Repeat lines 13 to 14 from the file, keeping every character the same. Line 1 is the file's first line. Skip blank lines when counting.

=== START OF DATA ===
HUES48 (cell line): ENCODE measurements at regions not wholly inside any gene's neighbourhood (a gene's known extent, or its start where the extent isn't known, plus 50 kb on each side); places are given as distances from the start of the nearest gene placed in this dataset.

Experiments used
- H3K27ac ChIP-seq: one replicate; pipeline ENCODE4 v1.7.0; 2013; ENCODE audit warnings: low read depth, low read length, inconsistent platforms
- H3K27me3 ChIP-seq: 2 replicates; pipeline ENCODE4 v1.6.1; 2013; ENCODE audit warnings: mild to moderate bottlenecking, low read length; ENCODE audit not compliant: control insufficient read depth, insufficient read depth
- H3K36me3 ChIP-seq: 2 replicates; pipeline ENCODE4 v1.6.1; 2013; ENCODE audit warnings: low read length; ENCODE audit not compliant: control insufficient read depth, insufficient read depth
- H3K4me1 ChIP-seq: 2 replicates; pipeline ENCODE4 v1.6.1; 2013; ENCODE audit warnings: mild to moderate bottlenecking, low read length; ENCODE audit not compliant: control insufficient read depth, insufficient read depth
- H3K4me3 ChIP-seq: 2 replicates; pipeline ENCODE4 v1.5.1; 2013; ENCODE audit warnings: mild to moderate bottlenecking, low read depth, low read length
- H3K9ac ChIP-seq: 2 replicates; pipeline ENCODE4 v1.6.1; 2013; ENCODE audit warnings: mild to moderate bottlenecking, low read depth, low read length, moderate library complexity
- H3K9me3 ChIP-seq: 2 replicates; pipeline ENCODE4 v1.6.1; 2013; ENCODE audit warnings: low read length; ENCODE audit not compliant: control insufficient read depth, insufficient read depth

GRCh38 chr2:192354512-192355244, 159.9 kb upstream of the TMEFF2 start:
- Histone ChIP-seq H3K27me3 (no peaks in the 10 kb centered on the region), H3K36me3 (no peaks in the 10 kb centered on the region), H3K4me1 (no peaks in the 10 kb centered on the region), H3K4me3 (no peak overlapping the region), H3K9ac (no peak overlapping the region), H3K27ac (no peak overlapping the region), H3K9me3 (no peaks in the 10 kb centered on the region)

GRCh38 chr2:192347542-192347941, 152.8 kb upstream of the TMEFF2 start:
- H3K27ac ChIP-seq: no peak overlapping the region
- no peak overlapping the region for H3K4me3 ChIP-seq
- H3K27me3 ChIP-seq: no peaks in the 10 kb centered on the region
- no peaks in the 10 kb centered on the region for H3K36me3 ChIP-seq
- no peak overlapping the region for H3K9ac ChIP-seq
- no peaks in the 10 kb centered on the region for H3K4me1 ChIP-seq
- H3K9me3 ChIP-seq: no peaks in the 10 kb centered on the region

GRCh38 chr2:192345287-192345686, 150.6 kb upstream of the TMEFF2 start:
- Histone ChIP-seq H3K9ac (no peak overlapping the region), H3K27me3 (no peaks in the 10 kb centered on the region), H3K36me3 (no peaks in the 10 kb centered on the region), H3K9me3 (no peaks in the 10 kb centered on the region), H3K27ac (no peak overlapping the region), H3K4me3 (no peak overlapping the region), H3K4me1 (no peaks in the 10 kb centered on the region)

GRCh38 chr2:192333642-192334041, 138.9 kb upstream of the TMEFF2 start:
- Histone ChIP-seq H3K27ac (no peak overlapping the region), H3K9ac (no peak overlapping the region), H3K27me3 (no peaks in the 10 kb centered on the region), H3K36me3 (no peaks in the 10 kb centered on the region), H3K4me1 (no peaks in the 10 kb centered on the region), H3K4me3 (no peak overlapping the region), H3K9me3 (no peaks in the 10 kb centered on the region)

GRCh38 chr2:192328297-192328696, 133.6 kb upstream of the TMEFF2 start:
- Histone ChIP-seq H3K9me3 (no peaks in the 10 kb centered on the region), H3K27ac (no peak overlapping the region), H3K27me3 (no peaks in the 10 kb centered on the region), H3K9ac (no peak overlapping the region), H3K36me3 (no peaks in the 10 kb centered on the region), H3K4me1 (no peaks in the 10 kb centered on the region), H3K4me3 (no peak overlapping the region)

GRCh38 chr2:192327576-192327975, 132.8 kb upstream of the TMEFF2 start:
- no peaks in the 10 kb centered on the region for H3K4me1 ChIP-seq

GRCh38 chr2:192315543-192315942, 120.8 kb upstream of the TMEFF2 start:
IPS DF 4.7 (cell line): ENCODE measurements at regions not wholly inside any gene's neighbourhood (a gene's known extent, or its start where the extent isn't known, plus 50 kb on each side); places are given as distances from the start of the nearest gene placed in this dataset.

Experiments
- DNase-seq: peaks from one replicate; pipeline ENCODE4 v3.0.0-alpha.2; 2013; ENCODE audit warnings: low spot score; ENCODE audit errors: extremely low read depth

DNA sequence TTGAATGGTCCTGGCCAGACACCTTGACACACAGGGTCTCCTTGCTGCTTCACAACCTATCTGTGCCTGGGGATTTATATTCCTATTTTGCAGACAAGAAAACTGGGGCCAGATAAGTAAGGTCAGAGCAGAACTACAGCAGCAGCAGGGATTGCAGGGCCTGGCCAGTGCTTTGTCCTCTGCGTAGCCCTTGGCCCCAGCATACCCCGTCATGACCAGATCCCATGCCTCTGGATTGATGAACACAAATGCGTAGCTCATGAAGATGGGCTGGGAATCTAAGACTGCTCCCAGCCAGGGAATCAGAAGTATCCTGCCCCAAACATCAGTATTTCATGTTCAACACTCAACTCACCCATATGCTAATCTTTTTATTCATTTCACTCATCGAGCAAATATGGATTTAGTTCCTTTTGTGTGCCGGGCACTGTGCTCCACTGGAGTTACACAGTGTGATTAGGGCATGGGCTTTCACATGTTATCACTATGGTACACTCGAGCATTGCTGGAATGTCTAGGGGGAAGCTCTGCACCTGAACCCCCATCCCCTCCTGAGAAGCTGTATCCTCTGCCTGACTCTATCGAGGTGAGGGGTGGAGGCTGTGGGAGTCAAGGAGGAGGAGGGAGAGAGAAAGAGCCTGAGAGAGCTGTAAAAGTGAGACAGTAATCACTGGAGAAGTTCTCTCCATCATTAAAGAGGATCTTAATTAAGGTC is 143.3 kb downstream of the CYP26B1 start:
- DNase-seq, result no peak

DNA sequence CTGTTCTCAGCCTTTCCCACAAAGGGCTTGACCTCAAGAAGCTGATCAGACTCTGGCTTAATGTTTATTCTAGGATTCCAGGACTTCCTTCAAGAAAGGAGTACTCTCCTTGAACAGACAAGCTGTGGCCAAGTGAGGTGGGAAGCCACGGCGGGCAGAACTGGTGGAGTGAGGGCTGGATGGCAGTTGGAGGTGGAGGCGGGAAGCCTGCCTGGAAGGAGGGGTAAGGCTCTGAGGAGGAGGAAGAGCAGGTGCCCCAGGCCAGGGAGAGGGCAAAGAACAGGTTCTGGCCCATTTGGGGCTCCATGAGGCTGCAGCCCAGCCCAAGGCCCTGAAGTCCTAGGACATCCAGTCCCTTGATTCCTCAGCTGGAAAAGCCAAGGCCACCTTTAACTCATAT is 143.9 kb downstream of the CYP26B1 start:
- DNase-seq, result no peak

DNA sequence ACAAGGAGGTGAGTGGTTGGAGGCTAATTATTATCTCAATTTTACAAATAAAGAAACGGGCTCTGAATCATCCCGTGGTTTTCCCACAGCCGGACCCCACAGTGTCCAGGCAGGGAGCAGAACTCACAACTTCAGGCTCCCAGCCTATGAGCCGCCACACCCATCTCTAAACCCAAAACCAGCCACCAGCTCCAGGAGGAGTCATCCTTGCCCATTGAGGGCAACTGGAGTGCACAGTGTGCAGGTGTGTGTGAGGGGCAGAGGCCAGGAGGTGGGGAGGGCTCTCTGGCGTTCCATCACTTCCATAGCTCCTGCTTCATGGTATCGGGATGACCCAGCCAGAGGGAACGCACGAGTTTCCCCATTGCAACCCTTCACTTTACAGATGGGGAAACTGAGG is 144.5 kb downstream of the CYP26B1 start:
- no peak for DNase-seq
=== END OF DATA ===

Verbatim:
- H3K27ac ChIP-seq: no peak overlapping the region
- no peak overlapping the region for H3K4me3 ChIP-seq